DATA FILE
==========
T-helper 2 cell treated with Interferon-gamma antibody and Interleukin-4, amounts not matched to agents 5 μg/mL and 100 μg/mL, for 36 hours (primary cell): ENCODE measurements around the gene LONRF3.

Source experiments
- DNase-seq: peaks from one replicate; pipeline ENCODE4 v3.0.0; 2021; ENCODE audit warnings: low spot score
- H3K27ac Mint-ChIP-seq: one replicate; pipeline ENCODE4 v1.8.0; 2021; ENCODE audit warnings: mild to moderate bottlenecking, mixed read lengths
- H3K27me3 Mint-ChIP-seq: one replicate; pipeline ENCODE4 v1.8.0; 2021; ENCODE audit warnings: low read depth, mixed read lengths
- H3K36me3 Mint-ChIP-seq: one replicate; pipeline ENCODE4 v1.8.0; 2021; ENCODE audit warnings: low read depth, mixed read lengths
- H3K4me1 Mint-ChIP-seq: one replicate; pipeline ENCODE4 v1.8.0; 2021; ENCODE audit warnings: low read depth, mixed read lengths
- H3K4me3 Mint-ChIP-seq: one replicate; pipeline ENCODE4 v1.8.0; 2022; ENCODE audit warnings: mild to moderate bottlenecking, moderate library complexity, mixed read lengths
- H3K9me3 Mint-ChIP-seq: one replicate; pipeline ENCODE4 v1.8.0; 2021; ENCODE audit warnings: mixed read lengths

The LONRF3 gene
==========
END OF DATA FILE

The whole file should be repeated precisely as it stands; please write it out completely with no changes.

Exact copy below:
T-helper 2 cell treated with Interferon-gamma antibody and Interleukin-4, amounts not matched to agents 5 μg/mL and 100 μg/mL, for 36 hours (primary cell): ENCODE measurements around the gene LONRF3.

Source experiments
- DNase-seq: peaks from one replicate; pipeline ENCODE4 v3.0.0; 2021; ENCODE audit warnings: low spot score
- H3K27ac Mint-ChIP-seq: one replicate; pipeline ENCODE4 v1.8.0; 2021; ENCODE audit warnings: mild to moderate bottlenecking, mixed read lengths
- H3K27me3 Mint-ChIP-seq: one replicate; pipeline ENCODE4 v1.8.0; 2021; ENCODE audit warnings: low read depth, mixed read lengths
- H3K36me3 Mint-ChIP-seq: one replicate; pipeline ENCODE4 v1.8.0; 2021; ENCODE audit warnings: low read depth, mixed read lengths
- H3K4me1 Mint-ChIP-seq: one replicate; pipeline ENCODE4 v1.8.0; 2021; ENCODE audit warnings: low read depth, mixed read lengths
- H3K4me3 Mint-ChIP-seq: one replicate; pipeline ENCODE4 v1.8.0; 2022; ENCODE audit warnings: mild to moderate bottlenecking, moderate library complexity, mixed read lengths
- H3K9me3 Mint-ChIP-seq: one replicate; pipeline ENCODE4 v1.8.0; 2021; ENCODE audit warnings: mixed read lengths

The LONRF3 gene